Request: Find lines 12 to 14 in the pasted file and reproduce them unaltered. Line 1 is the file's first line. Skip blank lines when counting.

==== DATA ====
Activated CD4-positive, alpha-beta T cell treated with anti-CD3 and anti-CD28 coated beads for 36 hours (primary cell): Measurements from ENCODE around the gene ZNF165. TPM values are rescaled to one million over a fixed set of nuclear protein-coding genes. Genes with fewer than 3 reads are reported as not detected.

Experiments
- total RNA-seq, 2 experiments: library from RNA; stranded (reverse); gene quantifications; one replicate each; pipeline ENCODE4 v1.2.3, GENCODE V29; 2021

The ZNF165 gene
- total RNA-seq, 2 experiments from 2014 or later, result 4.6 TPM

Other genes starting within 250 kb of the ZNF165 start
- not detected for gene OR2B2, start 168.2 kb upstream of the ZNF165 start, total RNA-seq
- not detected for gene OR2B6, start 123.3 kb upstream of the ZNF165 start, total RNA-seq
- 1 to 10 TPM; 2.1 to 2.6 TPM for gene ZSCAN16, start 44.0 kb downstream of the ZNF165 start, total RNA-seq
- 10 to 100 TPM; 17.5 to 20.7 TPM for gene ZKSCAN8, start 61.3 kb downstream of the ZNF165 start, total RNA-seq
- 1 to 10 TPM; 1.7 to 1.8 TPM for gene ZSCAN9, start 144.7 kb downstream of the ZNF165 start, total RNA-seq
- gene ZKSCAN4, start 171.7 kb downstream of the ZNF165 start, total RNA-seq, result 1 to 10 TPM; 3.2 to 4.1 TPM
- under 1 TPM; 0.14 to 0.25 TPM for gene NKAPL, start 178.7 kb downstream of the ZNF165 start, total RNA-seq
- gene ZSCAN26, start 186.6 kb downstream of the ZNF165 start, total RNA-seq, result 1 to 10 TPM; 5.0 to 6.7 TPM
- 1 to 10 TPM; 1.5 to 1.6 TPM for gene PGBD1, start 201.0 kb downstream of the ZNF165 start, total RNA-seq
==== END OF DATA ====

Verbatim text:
- gene ZKSCAN4, start 171.7 kb downstream of the ZNF165 start, total RNA-seq, result 1 to 10 TPM; 3.2 to 4.1 TPM
- under 1 TPM; 0.14 to 0.25 TPM for gene NKAPL, start 178.7 kb downstream of the ZNF165 start, total RNA-seq
- gene ZSCAN26, start 186.6 kb downstream of the ZNF165 start, total RNA-seq, result 1 to 10 TPM; 5.0 to 6.7 TPM